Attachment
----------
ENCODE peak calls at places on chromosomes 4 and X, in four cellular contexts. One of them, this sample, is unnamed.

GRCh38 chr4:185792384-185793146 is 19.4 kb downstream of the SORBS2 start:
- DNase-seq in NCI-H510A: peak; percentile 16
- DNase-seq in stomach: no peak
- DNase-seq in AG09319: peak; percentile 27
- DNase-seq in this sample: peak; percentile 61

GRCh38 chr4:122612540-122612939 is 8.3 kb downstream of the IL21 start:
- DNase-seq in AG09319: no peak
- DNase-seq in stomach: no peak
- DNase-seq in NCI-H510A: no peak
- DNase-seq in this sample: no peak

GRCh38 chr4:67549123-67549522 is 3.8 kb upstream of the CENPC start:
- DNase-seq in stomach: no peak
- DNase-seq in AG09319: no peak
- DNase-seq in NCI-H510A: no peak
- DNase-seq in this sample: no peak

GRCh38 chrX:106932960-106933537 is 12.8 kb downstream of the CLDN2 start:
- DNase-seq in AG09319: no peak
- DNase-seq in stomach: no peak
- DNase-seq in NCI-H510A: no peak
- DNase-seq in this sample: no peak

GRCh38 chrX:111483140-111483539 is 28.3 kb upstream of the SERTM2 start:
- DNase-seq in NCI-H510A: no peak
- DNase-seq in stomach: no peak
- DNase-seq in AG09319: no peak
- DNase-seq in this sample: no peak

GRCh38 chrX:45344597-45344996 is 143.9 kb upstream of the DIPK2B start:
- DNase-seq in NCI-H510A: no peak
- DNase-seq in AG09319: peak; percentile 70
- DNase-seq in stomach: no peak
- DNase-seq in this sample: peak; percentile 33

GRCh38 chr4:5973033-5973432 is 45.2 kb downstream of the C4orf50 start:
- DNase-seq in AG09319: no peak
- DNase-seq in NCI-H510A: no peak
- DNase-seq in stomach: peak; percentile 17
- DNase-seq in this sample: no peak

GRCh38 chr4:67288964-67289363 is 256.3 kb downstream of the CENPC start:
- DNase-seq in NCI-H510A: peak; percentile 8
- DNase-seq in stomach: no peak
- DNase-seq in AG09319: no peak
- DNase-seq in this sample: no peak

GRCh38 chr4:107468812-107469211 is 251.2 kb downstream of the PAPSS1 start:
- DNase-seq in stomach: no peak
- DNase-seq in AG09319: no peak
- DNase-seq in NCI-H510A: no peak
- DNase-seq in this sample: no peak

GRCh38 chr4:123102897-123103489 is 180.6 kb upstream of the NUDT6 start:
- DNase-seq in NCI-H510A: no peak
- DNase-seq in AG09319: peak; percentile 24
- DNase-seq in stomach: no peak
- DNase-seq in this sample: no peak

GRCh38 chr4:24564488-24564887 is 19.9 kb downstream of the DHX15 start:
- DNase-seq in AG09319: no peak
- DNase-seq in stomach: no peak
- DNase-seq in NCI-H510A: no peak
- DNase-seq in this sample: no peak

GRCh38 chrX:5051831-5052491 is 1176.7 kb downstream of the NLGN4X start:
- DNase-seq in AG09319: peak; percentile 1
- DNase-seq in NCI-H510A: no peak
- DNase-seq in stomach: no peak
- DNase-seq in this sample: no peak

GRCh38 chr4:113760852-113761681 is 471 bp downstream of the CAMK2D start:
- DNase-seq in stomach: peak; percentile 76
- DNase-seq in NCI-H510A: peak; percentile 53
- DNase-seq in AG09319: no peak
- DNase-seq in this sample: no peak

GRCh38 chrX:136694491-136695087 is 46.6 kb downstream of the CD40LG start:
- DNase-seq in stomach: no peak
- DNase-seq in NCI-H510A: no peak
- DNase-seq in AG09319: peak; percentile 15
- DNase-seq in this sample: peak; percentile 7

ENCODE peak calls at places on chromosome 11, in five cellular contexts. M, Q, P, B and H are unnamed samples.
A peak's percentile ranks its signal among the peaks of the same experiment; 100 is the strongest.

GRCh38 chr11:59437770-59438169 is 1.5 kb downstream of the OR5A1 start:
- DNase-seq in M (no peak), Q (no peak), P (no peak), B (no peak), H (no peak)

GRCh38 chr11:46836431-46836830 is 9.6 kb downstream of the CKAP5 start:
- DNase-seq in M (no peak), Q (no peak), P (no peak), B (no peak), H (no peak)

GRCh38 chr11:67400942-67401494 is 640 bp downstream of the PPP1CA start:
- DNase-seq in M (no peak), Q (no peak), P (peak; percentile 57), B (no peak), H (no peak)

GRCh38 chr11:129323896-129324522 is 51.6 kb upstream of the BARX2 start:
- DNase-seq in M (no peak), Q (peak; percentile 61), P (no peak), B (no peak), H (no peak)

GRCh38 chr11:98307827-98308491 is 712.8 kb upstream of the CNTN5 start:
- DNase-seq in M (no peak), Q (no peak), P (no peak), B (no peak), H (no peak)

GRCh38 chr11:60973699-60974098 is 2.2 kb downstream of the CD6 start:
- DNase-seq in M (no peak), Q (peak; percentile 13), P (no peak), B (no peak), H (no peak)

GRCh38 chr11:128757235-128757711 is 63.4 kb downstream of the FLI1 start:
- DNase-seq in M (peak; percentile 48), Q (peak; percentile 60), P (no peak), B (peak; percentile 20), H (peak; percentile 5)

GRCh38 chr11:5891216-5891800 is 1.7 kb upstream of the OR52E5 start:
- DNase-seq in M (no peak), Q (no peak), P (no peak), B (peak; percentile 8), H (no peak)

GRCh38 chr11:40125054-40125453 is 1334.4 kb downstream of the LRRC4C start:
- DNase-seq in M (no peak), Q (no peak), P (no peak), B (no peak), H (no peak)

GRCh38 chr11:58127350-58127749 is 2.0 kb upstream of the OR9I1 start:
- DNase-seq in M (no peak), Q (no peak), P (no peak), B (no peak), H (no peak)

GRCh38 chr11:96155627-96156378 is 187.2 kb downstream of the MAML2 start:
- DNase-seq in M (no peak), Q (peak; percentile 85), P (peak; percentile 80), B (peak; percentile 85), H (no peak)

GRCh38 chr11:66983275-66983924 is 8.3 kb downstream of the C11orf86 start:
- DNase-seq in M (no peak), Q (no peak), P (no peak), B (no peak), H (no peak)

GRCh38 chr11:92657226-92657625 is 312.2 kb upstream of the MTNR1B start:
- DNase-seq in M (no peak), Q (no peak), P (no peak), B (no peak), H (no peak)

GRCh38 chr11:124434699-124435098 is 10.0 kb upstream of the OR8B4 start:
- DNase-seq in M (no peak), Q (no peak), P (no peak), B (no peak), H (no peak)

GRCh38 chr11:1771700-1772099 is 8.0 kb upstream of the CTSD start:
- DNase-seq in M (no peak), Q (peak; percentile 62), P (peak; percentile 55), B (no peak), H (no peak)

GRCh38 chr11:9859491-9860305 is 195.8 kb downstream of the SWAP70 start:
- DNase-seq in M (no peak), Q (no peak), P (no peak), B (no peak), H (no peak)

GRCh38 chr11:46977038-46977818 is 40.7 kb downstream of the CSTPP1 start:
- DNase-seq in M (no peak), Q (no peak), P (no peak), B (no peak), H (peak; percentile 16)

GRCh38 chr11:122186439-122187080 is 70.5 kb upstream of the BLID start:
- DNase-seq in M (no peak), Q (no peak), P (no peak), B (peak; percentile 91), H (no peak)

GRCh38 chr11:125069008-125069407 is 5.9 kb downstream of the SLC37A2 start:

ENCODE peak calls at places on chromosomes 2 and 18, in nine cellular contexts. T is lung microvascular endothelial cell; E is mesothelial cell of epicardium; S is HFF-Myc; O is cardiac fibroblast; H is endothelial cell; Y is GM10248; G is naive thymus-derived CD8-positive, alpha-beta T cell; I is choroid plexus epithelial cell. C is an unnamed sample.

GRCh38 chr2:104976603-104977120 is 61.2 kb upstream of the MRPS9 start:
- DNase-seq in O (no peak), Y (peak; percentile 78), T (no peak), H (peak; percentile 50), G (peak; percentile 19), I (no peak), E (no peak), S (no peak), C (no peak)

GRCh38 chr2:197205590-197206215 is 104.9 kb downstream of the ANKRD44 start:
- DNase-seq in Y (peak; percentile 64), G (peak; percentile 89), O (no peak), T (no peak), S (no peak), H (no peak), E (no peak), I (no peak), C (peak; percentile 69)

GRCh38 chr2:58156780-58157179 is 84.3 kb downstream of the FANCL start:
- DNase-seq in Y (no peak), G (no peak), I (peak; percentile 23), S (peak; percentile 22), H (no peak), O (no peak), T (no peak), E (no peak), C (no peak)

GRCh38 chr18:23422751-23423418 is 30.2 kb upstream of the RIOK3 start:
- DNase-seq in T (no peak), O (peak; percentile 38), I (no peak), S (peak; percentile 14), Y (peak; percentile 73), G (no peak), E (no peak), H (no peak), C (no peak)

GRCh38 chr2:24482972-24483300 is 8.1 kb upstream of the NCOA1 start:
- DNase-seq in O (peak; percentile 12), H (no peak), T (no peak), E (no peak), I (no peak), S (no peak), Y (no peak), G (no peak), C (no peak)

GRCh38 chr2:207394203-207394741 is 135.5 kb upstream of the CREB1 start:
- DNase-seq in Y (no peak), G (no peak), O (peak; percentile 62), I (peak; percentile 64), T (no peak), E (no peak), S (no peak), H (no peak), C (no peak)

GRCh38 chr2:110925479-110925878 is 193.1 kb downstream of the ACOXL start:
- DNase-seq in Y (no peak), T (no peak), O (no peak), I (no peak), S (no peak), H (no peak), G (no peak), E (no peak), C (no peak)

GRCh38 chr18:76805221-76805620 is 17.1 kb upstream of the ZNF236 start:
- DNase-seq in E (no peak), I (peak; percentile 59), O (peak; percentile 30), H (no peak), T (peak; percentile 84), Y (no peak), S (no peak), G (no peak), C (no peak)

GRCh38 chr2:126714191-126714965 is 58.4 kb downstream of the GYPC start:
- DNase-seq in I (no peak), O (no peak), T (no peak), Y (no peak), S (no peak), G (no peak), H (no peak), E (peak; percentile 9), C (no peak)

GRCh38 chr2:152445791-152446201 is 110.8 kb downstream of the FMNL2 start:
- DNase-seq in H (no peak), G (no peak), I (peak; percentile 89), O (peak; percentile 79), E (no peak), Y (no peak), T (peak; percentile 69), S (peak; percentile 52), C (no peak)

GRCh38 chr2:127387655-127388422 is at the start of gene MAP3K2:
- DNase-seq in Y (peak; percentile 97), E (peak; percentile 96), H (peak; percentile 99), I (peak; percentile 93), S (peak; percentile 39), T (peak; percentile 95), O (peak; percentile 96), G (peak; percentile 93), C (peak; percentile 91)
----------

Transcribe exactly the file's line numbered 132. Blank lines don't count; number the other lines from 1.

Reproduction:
GRCh38 chr2:127387655-127388422 is at the start of gene MAP3K2: